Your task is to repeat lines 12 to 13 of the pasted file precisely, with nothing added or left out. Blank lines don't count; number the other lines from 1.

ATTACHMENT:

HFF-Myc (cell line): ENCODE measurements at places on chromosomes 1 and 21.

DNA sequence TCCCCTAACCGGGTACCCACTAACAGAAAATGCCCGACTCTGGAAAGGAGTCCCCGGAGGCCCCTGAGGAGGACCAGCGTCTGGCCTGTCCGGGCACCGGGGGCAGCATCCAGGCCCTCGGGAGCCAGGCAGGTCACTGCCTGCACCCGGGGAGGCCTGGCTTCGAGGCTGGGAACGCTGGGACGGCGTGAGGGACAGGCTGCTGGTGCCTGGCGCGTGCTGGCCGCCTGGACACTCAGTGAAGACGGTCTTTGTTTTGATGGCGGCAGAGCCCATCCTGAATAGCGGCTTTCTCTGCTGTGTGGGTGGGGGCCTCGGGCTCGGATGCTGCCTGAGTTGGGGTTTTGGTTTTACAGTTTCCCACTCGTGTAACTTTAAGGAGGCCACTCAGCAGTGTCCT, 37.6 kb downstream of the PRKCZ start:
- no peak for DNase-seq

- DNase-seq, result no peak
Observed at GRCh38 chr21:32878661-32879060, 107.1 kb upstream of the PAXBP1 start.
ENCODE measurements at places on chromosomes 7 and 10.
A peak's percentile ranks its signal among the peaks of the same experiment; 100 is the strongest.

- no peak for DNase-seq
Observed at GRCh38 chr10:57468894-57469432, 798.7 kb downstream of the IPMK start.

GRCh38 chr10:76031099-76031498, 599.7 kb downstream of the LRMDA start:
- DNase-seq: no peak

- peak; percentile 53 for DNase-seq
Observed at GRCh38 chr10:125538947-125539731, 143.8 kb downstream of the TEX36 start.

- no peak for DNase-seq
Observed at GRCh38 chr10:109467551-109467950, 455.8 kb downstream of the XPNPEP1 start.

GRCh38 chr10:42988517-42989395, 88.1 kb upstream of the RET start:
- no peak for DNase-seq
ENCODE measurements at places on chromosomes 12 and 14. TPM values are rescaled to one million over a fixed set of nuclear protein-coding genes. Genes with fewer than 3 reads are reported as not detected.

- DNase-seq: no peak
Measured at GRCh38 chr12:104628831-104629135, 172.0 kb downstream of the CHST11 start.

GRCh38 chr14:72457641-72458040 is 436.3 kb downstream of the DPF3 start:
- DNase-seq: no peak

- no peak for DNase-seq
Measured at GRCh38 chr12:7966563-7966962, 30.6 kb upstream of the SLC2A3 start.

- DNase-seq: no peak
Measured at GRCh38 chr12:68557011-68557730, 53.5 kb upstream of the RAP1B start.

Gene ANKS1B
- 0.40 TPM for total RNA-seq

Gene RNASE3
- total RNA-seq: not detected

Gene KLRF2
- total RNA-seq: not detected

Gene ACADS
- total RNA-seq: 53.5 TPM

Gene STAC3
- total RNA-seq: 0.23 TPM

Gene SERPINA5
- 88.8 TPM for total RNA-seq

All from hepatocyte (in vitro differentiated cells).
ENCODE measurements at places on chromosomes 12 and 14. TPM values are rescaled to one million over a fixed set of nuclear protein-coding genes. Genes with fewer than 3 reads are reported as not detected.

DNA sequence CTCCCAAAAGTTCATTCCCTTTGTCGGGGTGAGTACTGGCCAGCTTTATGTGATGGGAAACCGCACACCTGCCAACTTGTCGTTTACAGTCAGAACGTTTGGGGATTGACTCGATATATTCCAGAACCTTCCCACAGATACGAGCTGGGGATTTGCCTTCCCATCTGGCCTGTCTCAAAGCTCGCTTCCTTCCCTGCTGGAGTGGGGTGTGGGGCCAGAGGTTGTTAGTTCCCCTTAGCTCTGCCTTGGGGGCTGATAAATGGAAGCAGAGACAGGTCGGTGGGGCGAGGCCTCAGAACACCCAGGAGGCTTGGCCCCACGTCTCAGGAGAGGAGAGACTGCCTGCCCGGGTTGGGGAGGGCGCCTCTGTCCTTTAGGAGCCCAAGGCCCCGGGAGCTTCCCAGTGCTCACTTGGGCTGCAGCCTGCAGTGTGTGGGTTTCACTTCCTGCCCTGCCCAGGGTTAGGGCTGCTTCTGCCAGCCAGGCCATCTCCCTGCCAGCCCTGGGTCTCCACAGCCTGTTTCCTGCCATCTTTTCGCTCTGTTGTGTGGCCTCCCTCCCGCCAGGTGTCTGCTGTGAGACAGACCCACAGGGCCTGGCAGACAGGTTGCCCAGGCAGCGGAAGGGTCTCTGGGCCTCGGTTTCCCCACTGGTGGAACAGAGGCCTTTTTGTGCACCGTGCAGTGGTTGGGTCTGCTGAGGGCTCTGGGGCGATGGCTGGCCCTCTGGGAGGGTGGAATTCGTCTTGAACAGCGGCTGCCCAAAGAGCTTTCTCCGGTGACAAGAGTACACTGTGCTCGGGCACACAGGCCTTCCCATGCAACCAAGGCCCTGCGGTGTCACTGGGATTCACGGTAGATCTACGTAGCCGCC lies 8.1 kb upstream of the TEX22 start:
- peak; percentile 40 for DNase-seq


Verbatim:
- peak; percentile 53 for DNase-seq
Observed at GRCh38 chr10:125538947-125539731, 143.8 kb downstream of the TEX36 start.